So it’s all about how we replace officials who leave before their terms are up. And I’ve said this before, but San Francisco is one of the very few places I know of in American democracy where the chief executive gets to appoint members of the legislature.
Last time he tried this, Avalos lacked six votes. But this is a different board, and some of the supes who opposed it are now up for re-election. Could be a different outcome.
All of this will be up for discussion in the Board Chamber starting at 10am.
The Planning Commission is set to discuss some changes to the way that the city funds affordable housing, and while there’s a lot of technical language here, the reality is that the planners aren’t the only ones in this game right now. There’s almost certainly going to be a Charter Amendment on the June ballot that changes the way the city charges developers for affordable housing – and it might make the changes in this proposal (which comes out of the Mayor’s Office) largely moot.
In June, the voters are likely going to get a chance to increase the level of mandatory “inclusionary” housing. Why is the mayor even proposing this right now?
Willie Brown wants to blame the protest at the mayor’s inauguration on outgoing Sheriff Ross Mirkarimi:
“It’s hardly a secret that Mirkarimi and the mayor did not get along, not with Lee’s unsuccessful attempt to throw Mirkarimi out of office because of the whole domestic violence incident involving his wife. Mirkarimi didn’t even have the class to attend the swearing-in of the woman who defeated him in November, new Sheriff Vicki Hennessy.
“Both Hennessy and Lee were sworn in on Jan. 8. Mirkarimi sat in his City Hall office that day, still the sheriff until noon. Lee’s inauguration started at 11:30 a.m., meaning Mirkarimi was still in control of security arrangements.
“What a surprise that the balconies were filled with people hooting at the proceedings. How strange that no one moved to clear them out until the clock struck 12 and Hennessy officially became sheriff.”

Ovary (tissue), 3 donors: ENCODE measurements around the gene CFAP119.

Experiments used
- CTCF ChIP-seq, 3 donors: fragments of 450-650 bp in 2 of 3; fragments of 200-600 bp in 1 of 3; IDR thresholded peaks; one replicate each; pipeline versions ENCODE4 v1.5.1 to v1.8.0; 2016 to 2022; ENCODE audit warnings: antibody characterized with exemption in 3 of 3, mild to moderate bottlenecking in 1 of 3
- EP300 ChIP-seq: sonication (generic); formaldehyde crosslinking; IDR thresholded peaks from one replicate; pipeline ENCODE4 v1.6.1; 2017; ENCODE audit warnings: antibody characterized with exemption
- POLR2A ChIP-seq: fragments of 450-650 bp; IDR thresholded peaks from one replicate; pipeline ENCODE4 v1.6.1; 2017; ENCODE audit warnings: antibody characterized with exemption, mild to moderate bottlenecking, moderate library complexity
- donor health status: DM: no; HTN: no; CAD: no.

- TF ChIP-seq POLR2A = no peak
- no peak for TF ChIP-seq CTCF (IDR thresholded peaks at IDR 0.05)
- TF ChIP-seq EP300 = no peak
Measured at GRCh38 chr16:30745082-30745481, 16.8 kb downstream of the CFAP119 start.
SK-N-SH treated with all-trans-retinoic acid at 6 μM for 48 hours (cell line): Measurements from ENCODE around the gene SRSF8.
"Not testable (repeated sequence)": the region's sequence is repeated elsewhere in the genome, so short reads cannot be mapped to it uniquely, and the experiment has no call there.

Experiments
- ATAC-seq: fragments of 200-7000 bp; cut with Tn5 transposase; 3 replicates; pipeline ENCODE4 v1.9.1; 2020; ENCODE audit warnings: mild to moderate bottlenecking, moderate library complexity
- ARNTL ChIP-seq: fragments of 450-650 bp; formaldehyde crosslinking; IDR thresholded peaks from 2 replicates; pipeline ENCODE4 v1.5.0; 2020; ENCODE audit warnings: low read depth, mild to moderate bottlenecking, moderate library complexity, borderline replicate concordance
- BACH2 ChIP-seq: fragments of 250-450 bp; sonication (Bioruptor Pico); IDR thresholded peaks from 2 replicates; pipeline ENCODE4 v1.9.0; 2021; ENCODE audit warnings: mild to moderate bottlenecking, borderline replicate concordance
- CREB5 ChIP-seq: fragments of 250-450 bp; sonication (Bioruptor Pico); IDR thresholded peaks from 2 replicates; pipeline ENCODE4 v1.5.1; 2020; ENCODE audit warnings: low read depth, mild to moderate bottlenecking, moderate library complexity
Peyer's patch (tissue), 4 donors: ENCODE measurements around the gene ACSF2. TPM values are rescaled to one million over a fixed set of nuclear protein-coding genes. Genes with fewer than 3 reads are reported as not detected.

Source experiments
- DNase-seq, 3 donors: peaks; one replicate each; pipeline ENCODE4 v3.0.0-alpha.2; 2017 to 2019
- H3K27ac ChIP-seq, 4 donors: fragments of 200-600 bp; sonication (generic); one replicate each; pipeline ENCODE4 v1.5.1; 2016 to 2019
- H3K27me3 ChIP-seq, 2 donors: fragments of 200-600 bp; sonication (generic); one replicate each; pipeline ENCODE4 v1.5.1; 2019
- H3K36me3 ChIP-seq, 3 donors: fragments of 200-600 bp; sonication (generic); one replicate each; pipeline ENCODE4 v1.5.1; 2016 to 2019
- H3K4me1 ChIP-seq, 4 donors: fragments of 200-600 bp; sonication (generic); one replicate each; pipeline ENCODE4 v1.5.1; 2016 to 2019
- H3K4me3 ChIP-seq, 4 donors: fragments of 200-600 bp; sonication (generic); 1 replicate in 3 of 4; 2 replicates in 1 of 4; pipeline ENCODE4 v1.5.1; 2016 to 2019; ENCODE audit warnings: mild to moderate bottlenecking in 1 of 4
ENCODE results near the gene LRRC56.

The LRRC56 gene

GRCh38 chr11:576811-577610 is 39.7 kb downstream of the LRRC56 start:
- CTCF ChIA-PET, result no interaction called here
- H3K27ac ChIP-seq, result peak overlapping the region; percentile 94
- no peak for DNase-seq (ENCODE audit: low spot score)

The problem here is that Willie Brown, and the Chron reporters, were downstairs in the VIP section with the mayor and the celebs. I was upstairs with the protesters, and I saw exactly what happened, moment by moment.
And I can tell you: There was very nearly a police riot that would have been the worst result the mayor or anyone else could have asked for. The Tac Squad – which is under the police chief, not the sheriff – was lined up in full gear, ready to go and clear out the protesters, which I guess was what Brown wanted.
There would have been mass arrests, bloodshed, screaming, all over a protest that was rooted in police violence … it would have been a way, way worse nightmare than the chorus of boos that the mayor heard.
But that didn’t happen – mostly because the chief deputy sheriff on hand, Albert Waters, kept the riot cops at bay. There were a few protesters who dropped banners and were arrested, and it got pretty tense – but at no point did the sheriffs move to “clear them [all] out.” Instead, the deputies under Waters’ command did what they typically do at City Hall demonstrations: They allowed peaceful, if loud, protest, worked with the protesters to avoid violence and confrontation, and kept things mostly peaceful.
And if those were Mirkarimi’s orders, he did everyone, including Ed Lee, a huge favor.